And then we get to John 10 – today’s Gospel. We hear this – The sheep hear his voice. We hear Jesus go on further – He calls his own sheep by name and leads them out. When he has brought out all his own, he goes ahead of them, and the sheep follow him because they know his voice. They will not follow a stranger, but they will run from him because they do not know the voice of strangers.”
The Good Shepherd isn’t a customer service rep who follows the lead of the customer, giving the customer everything they want, making the customer happy, and repeating the line – the customer is always right. No, not even close. Rather, Jesus the Good Shepherd leads, not responds. Jesus the Good Shepherd speaks, and those that belong to him follow. They ignore and reject the voice of those who are not the Good Shepherd – who proclaim a message that is in opposition to what the Shepherd is saying.
The Good Shepherd isn’t passive and a push over who won’t ruffle any feathers. And we hear this a little further into John 10 when Jesus is questioned about whether he is the Messiah. He answers them saying “I have told you, and you do not believe. You do not believe, because you do not belong to my sheep. My sheep hear my voice. I know them, and they follow me.” Sheep listen to the Shepherd. There’s no excuses made. No rationalization in order to follow some other false shepherd because that false shepherd tells us what we want to hear, or taps into our fears, or gives us some other identity – like a different herd to belong to.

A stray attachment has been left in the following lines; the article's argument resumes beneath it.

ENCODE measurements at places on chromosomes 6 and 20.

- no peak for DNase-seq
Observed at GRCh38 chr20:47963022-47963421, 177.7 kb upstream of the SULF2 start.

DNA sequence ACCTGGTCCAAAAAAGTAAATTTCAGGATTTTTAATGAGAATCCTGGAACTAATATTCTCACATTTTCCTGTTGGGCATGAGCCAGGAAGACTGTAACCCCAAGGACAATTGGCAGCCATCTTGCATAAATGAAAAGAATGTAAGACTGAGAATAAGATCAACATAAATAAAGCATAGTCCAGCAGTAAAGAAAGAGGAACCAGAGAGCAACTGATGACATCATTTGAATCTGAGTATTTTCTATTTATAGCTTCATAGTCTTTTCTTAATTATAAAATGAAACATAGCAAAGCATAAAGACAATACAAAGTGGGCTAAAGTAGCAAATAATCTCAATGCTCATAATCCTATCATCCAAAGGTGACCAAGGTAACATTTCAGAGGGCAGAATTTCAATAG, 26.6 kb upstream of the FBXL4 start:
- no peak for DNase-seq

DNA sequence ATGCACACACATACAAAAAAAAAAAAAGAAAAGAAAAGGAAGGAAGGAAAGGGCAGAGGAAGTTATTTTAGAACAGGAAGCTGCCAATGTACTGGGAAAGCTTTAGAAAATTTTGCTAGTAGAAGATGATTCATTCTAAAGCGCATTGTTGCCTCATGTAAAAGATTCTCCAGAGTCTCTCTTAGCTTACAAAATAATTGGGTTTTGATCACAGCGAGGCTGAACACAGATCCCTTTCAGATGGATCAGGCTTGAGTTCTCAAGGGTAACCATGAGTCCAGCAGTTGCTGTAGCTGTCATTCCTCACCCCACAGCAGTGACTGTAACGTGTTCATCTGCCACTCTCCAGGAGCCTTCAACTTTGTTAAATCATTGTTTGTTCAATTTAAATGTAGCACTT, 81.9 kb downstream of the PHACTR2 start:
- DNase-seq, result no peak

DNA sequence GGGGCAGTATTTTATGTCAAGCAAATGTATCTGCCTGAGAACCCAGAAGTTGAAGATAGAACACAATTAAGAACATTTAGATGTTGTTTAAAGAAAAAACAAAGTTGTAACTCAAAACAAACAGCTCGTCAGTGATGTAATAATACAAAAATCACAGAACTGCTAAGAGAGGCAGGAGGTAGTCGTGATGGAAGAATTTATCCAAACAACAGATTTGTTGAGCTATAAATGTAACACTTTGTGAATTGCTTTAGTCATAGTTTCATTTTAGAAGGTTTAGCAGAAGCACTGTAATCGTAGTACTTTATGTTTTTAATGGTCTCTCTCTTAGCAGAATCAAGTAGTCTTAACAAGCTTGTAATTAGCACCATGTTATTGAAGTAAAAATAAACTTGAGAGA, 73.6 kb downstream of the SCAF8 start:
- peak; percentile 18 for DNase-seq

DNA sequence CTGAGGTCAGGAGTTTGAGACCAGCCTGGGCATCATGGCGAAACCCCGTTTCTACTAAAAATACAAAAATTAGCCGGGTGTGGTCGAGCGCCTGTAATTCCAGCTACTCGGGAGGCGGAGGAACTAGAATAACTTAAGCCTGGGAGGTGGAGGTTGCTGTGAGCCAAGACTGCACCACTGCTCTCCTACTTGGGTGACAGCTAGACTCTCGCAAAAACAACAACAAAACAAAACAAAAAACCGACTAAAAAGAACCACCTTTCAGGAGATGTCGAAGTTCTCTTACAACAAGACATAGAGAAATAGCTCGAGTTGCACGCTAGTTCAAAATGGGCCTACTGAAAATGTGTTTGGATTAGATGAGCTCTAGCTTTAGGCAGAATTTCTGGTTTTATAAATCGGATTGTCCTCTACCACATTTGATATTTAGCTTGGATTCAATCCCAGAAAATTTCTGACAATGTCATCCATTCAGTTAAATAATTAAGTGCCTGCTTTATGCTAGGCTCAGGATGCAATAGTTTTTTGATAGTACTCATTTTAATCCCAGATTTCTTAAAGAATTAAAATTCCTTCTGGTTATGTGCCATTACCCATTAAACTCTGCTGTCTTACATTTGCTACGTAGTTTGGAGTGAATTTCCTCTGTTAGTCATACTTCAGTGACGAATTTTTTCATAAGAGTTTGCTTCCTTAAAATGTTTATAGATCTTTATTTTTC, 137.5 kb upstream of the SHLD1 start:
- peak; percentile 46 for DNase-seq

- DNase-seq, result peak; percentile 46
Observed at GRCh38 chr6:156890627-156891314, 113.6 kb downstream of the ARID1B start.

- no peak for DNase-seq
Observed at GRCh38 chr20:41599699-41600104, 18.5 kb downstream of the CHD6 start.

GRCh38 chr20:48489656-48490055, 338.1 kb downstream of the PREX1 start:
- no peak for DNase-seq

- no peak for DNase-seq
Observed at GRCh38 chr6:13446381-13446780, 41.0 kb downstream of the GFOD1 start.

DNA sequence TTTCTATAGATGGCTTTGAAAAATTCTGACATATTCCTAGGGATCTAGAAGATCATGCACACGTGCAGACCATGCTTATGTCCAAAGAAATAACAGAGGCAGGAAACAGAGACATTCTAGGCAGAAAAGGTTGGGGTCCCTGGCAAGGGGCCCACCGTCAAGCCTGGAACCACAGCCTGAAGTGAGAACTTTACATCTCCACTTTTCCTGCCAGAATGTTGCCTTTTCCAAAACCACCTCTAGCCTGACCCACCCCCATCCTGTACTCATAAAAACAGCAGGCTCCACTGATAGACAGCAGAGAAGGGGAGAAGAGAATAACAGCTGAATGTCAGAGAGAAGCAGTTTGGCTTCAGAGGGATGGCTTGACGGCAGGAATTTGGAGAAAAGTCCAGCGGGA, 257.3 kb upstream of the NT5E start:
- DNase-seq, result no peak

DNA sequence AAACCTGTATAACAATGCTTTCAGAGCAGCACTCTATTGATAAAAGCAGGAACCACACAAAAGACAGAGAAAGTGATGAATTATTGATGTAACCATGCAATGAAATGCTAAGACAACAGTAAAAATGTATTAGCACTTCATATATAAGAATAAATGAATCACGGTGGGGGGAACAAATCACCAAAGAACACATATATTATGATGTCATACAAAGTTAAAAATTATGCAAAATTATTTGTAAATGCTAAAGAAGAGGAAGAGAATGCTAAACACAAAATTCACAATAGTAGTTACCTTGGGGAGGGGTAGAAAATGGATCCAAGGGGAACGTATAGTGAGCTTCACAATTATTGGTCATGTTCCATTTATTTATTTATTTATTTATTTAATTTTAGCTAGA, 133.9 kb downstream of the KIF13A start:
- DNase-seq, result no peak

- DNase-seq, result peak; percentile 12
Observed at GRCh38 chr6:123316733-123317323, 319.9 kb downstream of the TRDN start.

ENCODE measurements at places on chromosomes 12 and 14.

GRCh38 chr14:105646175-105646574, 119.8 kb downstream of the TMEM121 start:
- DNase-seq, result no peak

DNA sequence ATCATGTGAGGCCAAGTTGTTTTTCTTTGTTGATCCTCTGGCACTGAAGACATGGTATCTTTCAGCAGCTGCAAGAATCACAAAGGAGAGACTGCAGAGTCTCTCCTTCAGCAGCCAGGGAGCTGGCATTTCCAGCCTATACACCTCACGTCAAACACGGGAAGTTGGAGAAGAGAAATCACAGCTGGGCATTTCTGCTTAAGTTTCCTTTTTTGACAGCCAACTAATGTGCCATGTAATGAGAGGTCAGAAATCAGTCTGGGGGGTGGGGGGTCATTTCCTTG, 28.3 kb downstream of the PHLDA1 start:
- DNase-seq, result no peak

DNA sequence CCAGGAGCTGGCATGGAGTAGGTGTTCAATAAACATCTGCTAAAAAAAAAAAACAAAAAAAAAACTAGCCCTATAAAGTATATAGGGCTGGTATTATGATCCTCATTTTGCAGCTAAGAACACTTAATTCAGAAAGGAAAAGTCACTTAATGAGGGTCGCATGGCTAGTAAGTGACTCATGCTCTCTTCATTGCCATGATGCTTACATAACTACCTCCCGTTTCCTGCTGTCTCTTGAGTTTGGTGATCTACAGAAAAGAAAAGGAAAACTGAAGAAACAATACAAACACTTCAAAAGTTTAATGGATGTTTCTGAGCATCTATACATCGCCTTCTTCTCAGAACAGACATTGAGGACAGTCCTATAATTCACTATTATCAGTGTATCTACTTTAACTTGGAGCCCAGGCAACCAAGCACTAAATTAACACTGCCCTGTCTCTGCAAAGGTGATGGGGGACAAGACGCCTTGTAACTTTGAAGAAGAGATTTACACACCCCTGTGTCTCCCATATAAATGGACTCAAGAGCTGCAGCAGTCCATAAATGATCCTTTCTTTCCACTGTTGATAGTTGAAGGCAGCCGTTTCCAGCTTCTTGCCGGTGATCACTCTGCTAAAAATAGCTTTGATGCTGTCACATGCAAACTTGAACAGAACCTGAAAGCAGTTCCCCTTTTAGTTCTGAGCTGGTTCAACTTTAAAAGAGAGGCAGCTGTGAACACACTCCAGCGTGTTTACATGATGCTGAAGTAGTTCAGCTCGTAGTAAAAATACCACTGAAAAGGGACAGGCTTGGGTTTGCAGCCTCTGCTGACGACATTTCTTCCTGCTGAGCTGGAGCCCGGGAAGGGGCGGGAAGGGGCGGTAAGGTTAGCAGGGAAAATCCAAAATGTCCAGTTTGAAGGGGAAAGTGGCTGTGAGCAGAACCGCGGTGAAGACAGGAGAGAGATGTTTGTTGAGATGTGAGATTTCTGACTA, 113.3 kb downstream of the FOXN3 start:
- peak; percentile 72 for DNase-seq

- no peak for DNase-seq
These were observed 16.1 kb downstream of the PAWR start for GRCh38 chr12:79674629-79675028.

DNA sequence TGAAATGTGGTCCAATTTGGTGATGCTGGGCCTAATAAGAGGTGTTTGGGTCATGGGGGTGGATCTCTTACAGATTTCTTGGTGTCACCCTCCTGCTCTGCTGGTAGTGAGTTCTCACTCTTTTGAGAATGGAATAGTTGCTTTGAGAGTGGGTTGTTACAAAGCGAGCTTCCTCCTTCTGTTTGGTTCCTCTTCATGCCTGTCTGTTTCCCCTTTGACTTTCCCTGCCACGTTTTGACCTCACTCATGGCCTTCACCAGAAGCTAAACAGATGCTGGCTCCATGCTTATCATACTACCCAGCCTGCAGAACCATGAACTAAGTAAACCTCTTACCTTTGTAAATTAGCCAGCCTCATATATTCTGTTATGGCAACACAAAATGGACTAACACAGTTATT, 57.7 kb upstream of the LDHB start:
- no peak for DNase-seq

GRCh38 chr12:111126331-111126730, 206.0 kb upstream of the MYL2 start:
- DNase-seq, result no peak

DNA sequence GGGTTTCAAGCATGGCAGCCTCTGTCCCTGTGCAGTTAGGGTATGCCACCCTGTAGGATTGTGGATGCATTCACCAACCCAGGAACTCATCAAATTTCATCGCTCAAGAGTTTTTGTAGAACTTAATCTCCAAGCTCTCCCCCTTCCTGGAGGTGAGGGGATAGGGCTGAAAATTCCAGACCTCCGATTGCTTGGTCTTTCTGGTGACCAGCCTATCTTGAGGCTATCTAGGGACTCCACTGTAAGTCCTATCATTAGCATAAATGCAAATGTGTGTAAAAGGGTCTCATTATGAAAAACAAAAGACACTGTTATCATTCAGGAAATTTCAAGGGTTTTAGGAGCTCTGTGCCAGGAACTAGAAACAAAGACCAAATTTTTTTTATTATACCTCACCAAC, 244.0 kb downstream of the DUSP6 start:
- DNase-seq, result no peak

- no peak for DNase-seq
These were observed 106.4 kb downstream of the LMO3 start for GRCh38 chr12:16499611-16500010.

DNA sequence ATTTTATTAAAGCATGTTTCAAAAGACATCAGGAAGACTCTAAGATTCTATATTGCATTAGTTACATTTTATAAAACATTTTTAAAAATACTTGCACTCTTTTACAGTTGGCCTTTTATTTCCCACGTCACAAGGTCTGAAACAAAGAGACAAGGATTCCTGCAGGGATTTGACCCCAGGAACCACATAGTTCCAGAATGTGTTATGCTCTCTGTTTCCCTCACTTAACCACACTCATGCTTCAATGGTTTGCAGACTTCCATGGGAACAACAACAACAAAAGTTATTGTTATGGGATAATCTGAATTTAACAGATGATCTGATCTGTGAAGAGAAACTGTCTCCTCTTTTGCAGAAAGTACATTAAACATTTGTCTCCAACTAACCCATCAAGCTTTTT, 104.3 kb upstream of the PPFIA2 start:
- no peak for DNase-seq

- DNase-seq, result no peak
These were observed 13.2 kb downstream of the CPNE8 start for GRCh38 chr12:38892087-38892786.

You see, historically, the Greek and the Roman political traditions present kings and emperors as Good Shepherds who provide security for their subjects as well as the abundance – or spoils of conquest if we are honest – from the empire. Jesus confronts this image – Takes and uses it to present something different. It wasn’t Caesar or any other emperor or king that was a Good Shepherd really. Caesars and emperors and kings care more about their own power and wellbeing than their subjects. Jesus rips that idea apart when he says that all who came before him are thieves and bandits, but the sheep did not listen to them. Caesar and emperors and kings are not the ones who provide safety, security, or abundance. And they certainly don’t provide salvation. They are the thieves and bandits that take. They set up systems that benefit themselves at the expense of the many. And you know, kings and emperors and Caesars can be anything or anyone that we listen to above everyone and everything else, that we don’t question, that we make excuses for. They present themselves as Good Shepherds who really care about you, but in reality would throw you under the bus when you are no longer useful. Only Jesus is the actual Good Shepherd.